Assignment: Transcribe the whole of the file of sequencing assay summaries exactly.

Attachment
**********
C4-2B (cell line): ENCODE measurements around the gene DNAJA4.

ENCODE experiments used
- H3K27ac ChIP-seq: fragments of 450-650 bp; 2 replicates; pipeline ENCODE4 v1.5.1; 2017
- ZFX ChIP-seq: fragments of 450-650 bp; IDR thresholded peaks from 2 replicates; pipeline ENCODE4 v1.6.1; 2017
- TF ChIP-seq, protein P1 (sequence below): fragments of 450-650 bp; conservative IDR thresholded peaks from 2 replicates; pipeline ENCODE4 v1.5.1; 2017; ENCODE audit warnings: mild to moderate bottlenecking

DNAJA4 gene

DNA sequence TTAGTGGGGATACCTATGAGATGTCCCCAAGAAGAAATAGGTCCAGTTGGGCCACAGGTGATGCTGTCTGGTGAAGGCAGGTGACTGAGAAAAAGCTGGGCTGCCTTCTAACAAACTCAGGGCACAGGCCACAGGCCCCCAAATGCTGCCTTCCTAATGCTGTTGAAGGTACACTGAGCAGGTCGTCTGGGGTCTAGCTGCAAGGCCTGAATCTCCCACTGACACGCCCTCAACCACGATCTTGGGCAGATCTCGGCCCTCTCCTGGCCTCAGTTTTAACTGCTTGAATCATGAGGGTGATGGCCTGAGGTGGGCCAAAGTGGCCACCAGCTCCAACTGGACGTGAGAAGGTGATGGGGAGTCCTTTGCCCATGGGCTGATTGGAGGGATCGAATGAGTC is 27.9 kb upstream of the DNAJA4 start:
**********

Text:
C4-2B (cell line): ENCODE measurements around the gene DNAJA4.

ENCODE experiments used
- H3K27ac ChIP-seq: fragments of 450-650 bp; 2 replicates; pipeline ENCODE4 v1.5.1; 2017
- ZFX ChIP-seq: fragments of 450-650 bp; IDR thresholded peaks from 2 replicates; pipeline ENCODE4 v1.6.1; 2017
- TF ChIP-seq, protein P1 (sequence below): fragments of 450-650 bp; conservative IDR thresholded peaks from 2 replicates; pipeline ENCODE4 v1.5.1; 2017; ENCODE audit warnings: mild to moderate bottlenecking

DNAJA4 gene

DNA sequence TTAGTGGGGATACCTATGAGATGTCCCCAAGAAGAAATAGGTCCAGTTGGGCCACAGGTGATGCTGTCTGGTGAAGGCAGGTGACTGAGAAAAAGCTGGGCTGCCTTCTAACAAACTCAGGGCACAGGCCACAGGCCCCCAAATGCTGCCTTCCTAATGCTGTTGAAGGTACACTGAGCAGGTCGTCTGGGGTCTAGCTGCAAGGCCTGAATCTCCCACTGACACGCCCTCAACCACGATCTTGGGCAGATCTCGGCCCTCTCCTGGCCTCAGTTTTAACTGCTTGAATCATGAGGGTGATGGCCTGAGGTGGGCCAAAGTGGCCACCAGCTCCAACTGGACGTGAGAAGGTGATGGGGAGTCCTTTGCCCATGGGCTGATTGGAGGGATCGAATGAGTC is 27.9 kb upstream of the DNAJA4 start: